Wednesday, March 22, 2017

4 Pieces Of The Connected Educator Puzzle

Steven Anderson and Shaelynn Farnsworth lay out what Connected Educators do and how it’s a always a work in progress.

Educators today can no longer just walk into the classroom, shut their door and teach. In every facet of our practice there are other educators doing amazing things that we can all learn from. Through the creation of our Personal Learning Network we find smart folks we can learn, share and grow with. The whole purpose of creating a PLN and becoming a Connected Educator is learning to network but also networking to learn. We are all smarter when we connect to each other.

The 4 Pieces Of The Connected Educator Puzzle

Connect-The first step in becoming a Connected Educator is to, well connect! There are so many great educators doing great things and they are sharing them on a near constant basis. In order to take advantage of all that learning we have to go to where they are. Traditionally, Twitter has been the entry point for many looking to grow their PLN. And rightly so. Twitter is easy to use, tweets are short in length, and by utilizing hashtags, has something for everyone. No matter your content area, grade you teach or topic you are interested in there are educators on Twitter to connect with and learn from.

Twitter works for many but may not work for all. Being a connected educator doesn’t mean limiting yourself to one place or another. We have to seek out diverse voices in multiple places.

  • The Classroom 2.0 Community is one place to start. It is one of the oldest social networks for educators. 
  • Another place would be the various Google Communities that are full of educators sharing and growing. 
  • Edweb has many communities on a variety of topics like leadership, technology, literacy and more. 
  • Facebook, too, is full of educator groups and pages to connect with others. 

It really doesn’t matter what place you go to to find smart folks to connect with. The point is to go to those places and find the voices that matter to you and your learning.

Consume- Once you are connected, then you can begin to see the large volume of resources, ideas, blog posts and more that are shared and exchanged nearly every hour of every day. There is power is lurking and consuming the stuff others are sharing. If we are lurking we are learning. And it’s a powerful second step to becoming a connected educator.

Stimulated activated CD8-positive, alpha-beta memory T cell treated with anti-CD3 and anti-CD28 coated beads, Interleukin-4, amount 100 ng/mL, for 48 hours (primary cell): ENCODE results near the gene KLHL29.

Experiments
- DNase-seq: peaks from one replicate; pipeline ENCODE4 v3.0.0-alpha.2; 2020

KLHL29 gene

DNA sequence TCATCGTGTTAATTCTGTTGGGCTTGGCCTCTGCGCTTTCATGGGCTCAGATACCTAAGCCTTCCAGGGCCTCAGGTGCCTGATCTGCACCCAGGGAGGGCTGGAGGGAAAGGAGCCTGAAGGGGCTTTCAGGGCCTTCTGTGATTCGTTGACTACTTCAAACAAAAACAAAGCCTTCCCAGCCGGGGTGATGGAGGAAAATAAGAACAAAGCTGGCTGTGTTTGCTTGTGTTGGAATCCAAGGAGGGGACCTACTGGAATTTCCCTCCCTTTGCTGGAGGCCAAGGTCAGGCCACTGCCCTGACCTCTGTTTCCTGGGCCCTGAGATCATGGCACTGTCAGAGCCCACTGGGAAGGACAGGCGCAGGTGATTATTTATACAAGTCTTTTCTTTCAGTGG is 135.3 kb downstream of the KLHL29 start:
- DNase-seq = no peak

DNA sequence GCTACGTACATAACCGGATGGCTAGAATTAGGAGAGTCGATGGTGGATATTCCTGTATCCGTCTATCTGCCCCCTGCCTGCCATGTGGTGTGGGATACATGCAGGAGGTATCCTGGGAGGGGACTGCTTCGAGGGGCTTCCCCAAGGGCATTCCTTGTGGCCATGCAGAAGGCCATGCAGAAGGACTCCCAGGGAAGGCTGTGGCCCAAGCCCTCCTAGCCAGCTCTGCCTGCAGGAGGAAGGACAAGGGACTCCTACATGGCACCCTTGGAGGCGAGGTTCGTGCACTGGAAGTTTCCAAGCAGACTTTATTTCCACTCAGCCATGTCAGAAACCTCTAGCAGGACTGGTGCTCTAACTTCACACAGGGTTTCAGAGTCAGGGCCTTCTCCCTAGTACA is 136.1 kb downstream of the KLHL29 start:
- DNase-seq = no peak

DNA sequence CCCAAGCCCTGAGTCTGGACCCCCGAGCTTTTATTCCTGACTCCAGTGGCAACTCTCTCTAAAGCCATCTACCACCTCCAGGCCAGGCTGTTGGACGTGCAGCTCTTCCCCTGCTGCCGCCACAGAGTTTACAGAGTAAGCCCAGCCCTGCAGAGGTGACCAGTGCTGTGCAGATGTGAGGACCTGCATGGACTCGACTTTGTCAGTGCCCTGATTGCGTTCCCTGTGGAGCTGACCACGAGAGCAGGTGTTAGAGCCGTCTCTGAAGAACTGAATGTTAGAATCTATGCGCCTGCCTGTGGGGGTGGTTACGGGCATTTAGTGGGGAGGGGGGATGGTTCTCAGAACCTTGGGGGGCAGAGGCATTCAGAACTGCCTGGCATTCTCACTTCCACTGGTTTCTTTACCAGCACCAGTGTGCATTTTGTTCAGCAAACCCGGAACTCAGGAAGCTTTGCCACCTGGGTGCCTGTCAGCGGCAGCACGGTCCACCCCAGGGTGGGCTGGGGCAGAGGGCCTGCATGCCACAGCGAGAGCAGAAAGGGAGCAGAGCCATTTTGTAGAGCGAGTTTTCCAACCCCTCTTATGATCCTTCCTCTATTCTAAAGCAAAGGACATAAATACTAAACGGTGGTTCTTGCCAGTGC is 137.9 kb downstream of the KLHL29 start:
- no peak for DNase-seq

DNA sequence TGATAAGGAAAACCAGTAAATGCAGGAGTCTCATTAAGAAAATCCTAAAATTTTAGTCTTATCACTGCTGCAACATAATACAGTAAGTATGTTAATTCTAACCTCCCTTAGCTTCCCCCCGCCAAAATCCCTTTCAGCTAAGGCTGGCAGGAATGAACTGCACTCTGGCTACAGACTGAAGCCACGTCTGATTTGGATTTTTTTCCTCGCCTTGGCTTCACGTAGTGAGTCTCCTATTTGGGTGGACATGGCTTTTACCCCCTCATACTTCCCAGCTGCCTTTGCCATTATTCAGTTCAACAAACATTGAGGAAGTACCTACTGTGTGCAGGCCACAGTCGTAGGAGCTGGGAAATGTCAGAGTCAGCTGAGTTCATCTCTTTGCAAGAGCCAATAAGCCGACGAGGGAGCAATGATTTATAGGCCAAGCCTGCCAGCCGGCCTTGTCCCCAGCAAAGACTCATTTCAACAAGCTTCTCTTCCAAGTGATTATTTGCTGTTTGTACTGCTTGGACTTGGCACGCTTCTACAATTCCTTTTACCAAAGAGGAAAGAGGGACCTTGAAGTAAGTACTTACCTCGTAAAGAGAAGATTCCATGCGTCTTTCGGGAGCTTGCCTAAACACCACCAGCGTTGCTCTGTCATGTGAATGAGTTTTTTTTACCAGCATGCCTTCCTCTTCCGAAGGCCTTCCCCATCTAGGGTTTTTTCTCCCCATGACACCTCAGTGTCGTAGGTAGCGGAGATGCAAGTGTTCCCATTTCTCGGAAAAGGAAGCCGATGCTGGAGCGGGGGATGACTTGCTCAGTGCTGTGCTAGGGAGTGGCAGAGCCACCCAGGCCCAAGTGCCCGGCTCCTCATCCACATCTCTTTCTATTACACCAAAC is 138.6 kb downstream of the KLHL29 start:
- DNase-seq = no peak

The places to consume wonderful educational content are vast and endless.

  • Twitter again is where many start. Hashtags contain so many wonderful links and ideas you can spend hours there. #Edchat, #edtech, #makered, and #pbl are just a very small part of the much larger educational hashtag community. But remember, we need diversity in places to learn. 
  • Blogs can be a simple and easy way to consume. And the Teach100 list has many to choose from. 
  • Also, all the communities we looked at above have resources and great content shared all the time. 
  • Need to learn on the go? The list of educational podcasts is growing day by day. 

Just like it doesn’t really matter where you go to connect, there is no singular best place to consume for learning. Both of us mix it up daily. Steven will read tweets and then listen to a podcast. Shaelynn will check out what’s happening in Google Communities and then read some blogs. Every day is different for us both. Learning and sharing happens everywhere and we have to go to where it is, everyday.

Converse- Consuming information is just part of the overall evolution of a Connected Educator. The next piece of the Connected Educator puzzle is to join the conversations. In Steven’s book The Relevant Educator he explains that Connected Educators discuss, debate and exchange ideas. There are many ideas in education that deserve more conversation, further inquiry and collegial debate. And it’s in those conversations, especially with those that have different views from our own, where we can push our thinking and extend our learning.

All of the places we’ve looked at to connect and consume have places for conversations. On many blogs the comments section provide a place to push back or extend the thinking. All of the communities have ongoing conversations that you can join or start your own to get others talking. Twitter chats are a quick and easy way to jump into conversations on all sorts of topics. Many of the hashtags that are great for consuming content also have synchronous chats that take place at scheduled times. There are non-traditional places too like Voxer where you can connect, consume and converse.

Contribute- The last piece of the puzzle for becoming a Connected Educator is contributing. All of us is an expert in something. Even if we don’t think we have anything to add we will find something in our learning that others can benefit from. Sharing is how we all learn from each other, finetune our craft and invite others into our classroom. Start a blog. Send some tweets. Start your own hashtag chat. Visit an Edcamp. Record your own podcast. Whatever you do, share your learning and your brilliance with the world.

Being a connected educator isn’t a specific recipe you can follow. You don’t master one step and move to the next. Both of us will tell you that, while we’ve been Connected Educator for many years we both still consider ourselves a work in progress. You never really “arrive” as a Connected Educator. It’s an ongoing process that you change and perfect over time.

Connect With Us!

Steven W. Anderson
Twitter: @web20classroom

Shaelynn Farnsworth
Website and Blog:
Twitter: @shfarnsworth

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